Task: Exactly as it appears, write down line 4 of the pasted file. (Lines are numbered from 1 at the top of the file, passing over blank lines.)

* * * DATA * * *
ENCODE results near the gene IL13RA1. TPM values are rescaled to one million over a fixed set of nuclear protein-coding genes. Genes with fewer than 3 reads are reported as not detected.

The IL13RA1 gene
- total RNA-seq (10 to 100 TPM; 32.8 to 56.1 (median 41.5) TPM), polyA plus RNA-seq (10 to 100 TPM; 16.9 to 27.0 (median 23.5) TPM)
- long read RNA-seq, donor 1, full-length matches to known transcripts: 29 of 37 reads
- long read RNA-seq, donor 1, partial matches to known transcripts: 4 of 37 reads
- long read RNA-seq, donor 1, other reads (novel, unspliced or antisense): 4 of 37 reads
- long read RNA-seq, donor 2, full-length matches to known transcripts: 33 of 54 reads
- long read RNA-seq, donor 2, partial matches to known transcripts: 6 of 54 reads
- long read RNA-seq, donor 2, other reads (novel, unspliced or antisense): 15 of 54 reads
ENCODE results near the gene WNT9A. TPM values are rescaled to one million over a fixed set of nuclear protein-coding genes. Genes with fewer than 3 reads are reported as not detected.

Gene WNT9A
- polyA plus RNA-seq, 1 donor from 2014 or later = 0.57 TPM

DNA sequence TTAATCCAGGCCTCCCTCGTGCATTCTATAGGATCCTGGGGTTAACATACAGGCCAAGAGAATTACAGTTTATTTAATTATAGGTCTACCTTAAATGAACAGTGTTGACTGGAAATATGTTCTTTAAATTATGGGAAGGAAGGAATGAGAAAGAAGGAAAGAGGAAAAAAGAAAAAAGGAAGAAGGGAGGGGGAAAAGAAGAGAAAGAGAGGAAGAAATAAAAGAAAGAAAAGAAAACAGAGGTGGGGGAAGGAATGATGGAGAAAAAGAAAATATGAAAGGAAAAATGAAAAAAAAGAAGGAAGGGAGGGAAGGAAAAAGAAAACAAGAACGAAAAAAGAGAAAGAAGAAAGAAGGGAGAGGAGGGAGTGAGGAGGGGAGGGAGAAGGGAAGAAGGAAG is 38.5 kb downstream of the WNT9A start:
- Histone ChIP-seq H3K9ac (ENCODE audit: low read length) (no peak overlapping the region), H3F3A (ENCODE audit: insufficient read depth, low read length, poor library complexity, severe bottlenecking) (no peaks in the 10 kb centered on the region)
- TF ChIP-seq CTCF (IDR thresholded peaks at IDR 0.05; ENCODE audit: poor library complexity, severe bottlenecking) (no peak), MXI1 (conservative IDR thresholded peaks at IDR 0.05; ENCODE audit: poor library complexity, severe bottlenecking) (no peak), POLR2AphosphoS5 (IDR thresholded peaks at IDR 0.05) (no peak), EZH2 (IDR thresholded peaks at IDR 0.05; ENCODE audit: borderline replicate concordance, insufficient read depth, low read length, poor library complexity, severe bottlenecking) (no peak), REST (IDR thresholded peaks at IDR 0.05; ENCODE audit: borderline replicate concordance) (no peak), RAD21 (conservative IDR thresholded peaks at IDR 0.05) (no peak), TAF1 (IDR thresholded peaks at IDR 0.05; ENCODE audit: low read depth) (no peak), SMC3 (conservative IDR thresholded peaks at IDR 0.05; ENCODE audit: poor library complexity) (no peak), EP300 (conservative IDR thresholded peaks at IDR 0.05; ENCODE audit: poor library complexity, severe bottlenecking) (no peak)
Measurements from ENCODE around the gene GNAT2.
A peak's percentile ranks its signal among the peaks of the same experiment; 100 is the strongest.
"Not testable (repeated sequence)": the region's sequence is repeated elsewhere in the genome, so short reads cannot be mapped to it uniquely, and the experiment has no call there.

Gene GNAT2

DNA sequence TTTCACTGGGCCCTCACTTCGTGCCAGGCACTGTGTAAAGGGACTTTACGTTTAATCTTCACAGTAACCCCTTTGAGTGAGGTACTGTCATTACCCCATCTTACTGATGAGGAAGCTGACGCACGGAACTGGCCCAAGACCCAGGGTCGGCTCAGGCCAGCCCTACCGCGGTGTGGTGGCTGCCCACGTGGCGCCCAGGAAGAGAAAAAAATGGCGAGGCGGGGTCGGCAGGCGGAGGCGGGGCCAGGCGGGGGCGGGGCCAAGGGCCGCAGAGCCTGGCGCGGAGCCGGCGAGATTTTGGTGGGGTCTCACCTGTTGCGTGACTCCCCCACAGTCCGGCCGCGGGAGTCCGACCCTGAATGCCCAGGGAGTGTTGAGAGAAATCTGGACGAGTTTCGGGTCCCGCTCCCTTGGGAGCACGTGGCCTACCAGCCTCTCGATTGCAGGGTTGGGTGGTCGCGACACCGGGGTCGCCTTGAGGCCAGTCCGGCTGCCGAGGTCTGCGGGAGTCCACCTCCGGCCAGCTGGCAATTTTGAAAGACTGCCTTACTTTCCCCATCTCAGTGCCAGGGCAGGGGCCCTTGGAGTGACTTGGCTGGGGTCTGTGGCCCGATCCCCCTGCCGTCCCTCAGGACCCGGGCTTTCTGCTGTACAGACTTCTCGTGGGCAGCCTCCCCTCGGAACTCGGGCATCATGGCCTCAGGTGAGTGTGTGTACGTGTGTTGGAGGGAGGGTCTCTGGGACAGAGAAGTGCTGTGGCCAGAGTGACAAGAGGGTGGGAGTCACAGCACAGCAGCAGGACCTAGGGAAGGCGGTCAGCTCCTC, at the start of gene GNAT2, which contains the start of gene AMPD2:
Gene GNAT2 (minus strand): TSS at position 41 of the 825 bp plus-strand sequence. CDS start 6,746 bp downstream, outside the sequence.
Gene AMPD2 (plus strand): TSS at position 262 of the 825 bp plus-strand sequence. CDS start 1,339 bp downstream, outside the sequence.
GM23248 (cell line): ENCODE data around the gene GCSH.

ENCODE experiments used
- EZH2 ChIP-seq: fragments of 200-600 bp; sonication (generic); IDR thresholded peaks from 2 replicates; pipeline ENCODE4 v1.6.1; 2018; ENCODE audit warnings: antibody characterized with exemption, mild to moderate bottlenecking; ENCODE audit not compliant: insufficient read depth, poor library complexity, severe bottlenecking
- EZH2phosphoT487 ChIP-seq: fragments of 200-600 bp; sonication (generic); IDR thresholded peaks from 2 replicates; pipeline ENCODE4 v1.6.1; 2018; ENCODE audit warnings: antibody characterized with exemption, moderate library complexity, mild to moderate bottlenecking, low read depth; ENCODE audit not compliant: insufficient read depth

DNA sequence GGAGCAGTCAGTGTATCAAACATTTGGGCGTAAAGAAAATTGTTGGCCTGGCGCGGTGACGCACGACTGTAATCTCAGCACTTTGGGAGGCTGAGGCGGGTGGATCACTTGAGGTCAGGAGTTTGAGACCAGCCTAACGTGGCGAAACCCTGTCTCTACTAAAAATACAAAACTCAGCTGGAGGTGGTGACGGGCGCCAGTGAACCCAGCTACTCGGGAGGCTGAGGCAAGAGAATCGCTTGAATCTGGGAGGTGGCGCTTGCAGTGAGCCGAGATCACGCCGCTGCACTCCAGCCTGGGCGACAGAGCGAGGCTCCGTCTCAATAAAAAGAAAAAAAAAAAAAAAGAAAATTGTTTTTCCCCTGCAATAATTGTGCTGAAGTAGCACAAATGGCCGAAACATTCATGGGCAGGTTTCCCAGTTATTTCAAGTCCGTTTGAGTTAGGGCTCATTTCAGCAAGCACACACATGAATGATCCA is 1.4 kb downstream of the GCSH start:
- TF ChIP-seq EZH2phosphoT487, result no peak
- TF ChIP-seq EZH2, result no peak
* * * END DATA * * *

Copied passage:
- long read RNA-seq, donor 1, full-length matches to known transcripts: 29 of 37 reads